How Can Employers Use Policies to Avoid Negligence?

Imagine you’re at work, you get hurt and go through the standard practice of filing a workers’ compensation case. Except when you expect everything to go just fine, you receive a denial letter. Your demand for compensation and coverage of your medical care was denied, and why? Well, because your employer or their workers’ compensation insurance policy claims that you were violating company policy. Company policies are in place for your employer to avoid negligence, and they go far beyond what happens in your job every day.

That means that it’s absolutely critical for you to have legal support after receiving this type of workers’ compensation denial. If you’re having trouble getting compensation for your work-related injury, call a Charlotte attorney that accepts workers’ comp cases right away.

The Employee Handbook’s Guide and Closing Statements

Your employee handbook is probably filled with statements that, to some degree, justify negligence. They aim to put as much responsibility on the employee as possible, and to that extent, it’s impossible always to prove negligence or show that the employer limited employee rights in some way.

Your employee handbook for nearly any company probably has a closing statement that reads something like, “The employee agrees to follow all company policies, procedures, and standard practices.” That statement stands apart, and most employees never think anything of it because it sounds pretty straight forward. However, that one sentence can get companies in quite a bit of trouble. Not only can policies, procedures, and practices nullify each other, but it can make it impossible for an employee to follow all of them.

The guide of the employee handbook should be to practice safety, follow company policy, and ensure that you’re working to protect your employee-employer relationship. However, that’s usually not the case.

Understanding the Policies You May Not Know About

Did you know that your employer probably has a social media policy? Or, they may have a no disparagement policy which prohibits you from sharing or saying negative things about your employer online or otherwise. That means that a report to OSHA could, in theory, violate a no disparagement policy. Clearly, that’s not the intent, or is it?

Companies work with legal experts to craft policies to avoid negligence so that they can stand up to workers’ compensation claims and lawsuits that are justified. They do this to make it seem as if the victim were in some way, violating or voluntarily terminating their employment with the company. They can even make it seem as if the victim was at fault.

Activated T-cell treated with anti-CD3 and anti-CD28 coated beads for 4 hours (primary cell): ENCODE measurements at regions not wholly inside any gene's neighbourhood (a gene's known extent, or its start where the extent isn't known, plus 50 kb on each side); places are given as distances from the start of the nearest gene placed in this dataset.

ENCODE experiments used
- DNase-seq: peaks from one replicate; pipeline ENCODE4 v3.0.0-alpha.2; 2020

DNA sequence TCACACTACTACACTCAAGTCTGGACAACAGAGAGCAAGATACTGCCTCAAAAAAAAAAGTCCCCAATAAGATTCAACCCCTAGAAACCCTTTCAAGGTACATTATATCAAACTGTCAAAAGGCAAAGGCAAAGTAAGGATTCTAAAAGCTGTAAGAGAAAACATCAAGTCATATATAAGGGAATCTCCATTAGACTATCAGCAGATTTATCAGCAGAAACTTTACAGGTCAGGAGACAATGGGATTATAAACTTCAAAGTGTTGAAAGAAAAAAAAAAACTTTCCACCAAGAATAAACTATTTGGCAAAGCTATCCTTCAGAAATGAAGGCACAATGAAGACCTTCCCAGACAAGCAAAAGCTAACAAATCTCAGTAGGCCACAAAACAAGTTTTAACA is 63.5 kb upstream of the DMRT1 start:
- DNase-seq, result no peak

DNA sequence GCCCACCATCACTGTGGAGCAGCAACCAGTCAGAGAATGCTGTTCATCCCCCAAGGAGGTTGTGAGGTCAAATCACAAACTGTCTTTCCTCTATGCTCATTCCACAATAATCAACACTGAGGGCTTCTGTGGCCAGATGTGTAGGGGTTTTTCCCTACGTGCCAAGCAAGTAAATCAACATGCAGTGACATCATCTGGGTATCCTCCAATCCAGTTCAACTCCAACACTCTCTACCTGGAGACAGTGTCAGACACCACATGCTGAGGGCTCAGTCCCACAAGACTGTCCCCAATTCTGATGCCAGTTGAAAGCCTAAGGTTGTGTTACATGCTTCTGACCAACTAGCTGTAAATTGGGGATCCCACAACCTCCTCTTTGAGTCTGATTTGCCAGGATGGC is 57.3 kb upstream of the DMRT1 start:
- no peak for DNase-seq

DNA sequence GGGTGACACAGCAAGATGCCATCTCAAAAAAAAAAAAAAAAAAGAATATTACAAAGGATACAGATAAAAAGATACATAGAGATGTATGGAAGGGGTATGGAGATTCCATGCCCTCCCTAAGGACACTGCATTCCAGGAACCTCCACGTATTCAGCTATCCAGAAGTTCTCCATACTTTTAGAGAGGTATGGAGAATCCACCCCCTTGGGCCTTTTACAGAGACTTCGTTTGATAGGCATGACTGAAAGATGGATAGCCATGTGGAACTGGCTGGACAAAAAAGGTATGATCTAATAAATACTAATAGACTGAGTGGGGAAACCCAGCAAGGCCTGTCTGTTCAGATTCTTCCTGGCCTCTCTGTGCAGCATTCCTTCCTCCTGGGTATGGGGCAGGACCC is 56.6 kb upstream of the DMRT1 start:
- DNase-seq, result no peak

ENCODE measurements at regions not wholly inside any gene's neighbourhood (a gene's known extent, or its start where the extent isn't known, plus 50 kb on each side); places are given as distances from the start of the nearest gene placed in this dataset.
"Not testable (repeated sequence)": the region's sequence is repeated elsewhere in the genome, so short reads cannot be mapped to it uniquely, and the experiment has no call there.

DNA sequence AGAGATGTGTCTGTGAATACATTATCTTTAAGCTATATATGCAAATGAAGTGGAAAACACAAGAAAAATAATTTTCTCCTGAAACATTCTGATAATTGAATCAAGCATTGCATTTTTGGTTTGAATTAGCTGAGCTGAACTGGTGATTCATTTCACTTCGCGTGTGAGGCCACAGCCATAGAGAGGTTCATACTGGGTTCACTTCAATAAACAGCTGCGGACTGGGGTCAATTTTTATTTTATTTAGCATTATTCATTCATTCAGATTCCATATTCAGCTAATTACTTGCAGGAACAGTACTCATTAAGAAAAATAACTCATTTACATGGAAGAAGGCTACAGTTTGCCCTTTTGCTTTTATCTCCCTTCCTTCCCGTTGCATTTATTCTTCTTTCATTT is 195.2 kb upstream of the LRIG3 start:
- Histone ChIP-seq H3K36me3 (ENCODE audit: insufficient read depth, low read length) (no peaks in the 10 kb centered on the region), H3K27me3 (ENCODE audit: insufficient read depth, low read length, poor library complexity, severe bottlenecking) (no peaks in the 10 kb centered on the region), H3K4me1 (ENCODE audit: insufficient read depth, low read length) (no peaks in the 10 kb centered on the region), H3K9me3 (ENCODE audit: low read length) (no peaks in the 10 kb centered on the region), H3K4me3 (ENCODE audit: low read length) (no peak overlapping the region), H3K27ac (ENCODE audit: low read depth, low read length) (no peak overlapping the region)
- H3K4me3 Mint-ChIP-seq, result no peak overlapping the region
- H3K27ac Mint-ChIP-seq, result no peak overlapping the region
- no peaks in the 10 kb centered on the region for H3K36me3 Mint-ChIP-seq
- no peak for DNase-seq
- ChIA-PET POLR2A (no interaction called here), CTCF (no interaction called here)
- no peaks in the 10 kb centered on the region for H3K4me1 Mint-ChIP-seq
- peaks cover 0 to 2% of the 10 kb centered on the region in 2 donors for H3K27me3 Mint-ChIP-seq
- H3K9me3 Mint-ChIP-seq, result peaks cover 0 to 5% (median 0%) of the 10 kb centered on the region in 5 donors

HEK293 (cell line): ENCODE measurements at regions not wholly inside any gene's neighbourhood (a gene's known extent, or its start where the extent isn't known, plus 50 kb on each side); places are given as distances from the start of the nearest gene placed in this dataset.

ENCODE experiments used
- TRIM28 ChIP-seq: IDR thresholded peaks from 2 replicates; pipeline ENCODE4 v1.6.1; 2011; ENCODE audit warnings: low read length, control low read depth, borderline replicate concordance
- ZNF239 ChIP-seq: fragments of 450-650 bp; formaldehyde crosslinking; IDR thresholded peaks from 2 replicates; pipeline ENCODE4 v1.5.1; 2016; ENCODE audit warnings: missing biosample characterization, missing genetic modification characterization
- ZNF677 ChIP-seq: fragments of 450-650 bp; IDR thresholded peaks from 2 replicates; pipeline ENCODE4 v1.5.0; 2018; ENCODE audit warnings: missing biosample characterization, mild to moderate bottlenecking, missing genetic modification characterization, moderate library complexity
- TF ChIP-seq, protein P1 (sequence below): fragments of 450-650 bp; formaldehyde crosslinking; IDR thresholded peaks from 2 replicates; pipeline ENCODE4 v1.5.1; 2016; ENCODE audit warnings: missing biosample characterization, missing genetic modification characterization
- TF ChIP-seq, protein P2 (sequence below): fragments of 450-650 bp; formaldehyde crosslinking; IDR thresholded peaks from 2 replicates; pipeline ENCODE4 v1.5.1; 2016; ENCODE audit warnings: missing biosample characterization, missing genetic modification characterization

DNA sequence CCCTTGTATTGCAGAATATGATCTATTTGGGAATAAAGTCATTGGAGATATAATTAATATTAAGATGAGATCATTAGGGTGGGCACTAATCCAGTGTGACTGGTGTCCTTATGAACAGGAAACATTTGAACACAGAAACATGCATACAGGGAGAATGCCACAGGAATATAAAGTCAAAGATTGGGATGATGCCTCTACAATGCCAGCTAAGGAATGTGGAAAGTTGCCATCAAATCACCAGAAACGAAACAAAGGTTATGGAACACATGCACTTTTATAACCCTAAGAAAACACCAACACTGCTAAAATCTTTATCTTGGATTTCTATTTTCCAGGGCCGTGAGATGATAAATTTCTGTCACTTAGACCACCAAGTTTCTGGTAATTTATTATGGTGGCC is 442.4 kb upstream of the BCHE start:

For example, if you were completely unaware that your employer had a procedure or policy for safety product movement and handling, then you may not have known at all that they required every product move to be a “team lift.” These unknown policies can become a hot debate when appealing a workers’ compensation denial.

Using Policies to Avoid Negligence and Paying Workers’ Compensation

The policy is the first line of defense when it comes to employers fighting claims for workers’ compensation, unemployment claims, wrongful termination disputes, and even employee lawsuits. Companies rely on their policies to protect them, and they’re written in a way that produces a lot of legal protection. However, if those policies or procedures aren’t enforced or followed up on, then there are serious issues.

A policy or a procedure existing does not mean that you don’t have a case or a claim. In fact, your claim may simply turn from proving negligence to proving that the policy is not implemented.

Sketchy Negligence Cases and Claims of Procedural Misconduct

Umbrella statements such as “no horseplay” are often the basis of procedural misconduct. Basically, the company will say that they weren’t negligent, you were. They will claim that you failed to follow all the rules that you failed to follow the procedure and that with these broadened terms, you put yourself and others at risk of injury.

You can fight these claims because usually, they have no support. A policy existing doesn’t mean anything on its own, and it then falls to the employer to prove that you weren’t “playing around.”

Get a Charlotte Based Workers’ Compensation Attorney Now

If you’re in a situation where your employer is arguing that you failed to follow company policy, then they have no intention of paying out on workers’ compensation. For employees, it’s a cruel tactic that makes them not only feel neglected further but also as if they have no options in taking care of medical expenses.

Injuries on the job are the responsibility of the employer. At our Charlotte, NC workers’ comp law office, we fervently believe that every employer should pay up for their negligence or mistakes when an employee is hurt. Contacting our offices will help you regain some control over your North Carolina workers’ compensation claim.